The Olympic Rental Boom Which Never Actually Happened

By BethPH Last edited 68 months ago
The Olympic Rental Boom Which Never Actually Happened

A much-hyped boom in demand for short-term residential lettings by Olympic visitors turned out to be a bit of a let-down, according to a BBC report.

The news that London was expecting a few million extra visitors for the duration of the Olympics prompted property owners across the capital to offer rooms, flats or whole houses to try and capitalise on the anticipated demand for accommodation. Some landlords went one step further and attempted to evict tenants in the hope of hiking the rent for the Olympic period.

Peter Savage from the Association of Residential Letting Agents (ARLA) puts the failure of the Olympic letting boom down to over-supply of properties, in turn caused by letting agents giving homeowners grossly inflated estimates of rents they could achieve. In addition, hotels who had put up rates for the Olympic period then had to slash them after tourists were advised to avoid London for the duration so the squeeze on short-term accommodation wasn't as high as expected.

In July, housing minister Grant Shapps warned owners of social housing that subletting their property is illegal, while last year homeowners were told they could face fines over short-term lets. Six London borough authorities (Tower Hamlets, Camden, Westminster, Kensington and Chelsea, Southwark and Islington) actually ban short-term lets without planning permission.

Photo by richwat2011 in the Londonist Flickr pool.

Last Updated 30 August 2012


Wow, there's justice un this world. All landlords and hotel owners that hiked prices and evicted people in greed over olympic cash totally deserve it. I hope they lost some money and learned a lesson.

Neil Evans

Oh, my heart bleeds... evicting tenants to hike the rent on the promise of a goldrush is so low it's almost beyond belief - well at least until you remember we're talking about London landlords - then it's entirely unsurprising.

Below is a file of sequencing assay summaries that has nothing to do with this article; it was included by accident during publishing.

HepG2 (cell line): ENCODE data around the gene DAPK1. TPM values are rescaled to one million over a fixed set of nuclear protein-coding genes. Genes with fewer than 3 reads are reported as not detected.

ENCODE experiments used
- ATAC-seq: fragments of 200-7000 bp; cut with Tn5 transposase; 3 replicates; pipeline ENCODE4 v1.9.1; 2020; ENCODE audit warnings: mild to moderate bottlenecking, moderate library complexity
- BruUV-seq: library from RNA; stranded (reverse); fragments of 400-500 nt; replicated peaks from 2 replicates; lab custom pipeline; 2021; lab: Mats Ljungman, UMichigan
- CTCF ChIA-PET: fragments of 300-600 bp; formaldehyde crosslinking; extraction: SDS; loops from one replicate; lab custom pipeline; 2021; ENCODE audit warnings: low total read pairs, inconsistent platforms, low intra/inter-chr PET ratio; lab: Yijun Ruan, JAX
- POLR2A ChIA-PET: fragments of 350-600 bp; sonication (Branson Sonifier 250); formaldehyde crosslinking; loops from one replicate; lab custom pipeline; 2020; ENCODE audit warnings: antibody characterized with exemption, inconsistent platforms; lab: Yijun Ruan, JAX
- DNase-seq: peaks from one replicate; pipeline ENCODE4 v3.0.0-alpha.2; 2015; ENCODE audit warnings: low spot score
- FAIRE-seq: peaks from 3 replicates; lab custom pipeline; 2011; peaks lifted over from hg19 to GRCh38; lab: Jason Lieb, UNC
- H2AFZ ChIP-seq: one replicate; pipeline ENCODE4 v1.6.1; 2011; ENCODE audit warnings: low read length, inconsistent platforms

As someone who frequently books places to stay through sites such as Air Bnb, I was pretty surprised at a) the crazy prices some landlords wanted b) the really shoddy standard of accommodation offered, generally, and c) the number of shysters trying to rent out "central London rooms" in Zone 5. Actually I wish I was surprised, but it all seems horribly inevitable.


"Some landlords went one step further and evicted tenants in the hope of hiking the rent for the Olympic period." Erm, that article does not cite *any* instance of anyone being evicted. It says some had been served notice asking them to leave by the end of June. Assured shorthold tenants, which those mentioned in the Guardian article are examples of, cannot be removed from their flat without a court order and that takes several months to obtain by which time the Olympics would be history.

IPIN Global

Not a huge surprise - even industry analysts like Savills and Knight Frank couldn't agree if a boom was occurring or not - either for property sales or rentals. See

Dave H

I rent out a flat in east London. A couple of years ago, letting agents were writing to me with unsolicited detailed instructions on legal approaches for kicking my tenants out for the duration of the games in order to get supposedly higher-paying visitors in instead.

Needless to say, I ignored the letters. But I can certainly confirm that letting agents were definitely encouraging landlords to take advantage of this imaginary rental boom.

Still, any landlords that got burned by this probably got no less than they deserve, in my opinion. Sure, landlords are running a business, the same as any other business owner, but one of the first rules of business is to treat your paying customers (in this case, tenants) with respect. Those who attempt to unceremoniously dump their paying customers in favour of a transient goldrush have only themselves to blame when it all goes tits up.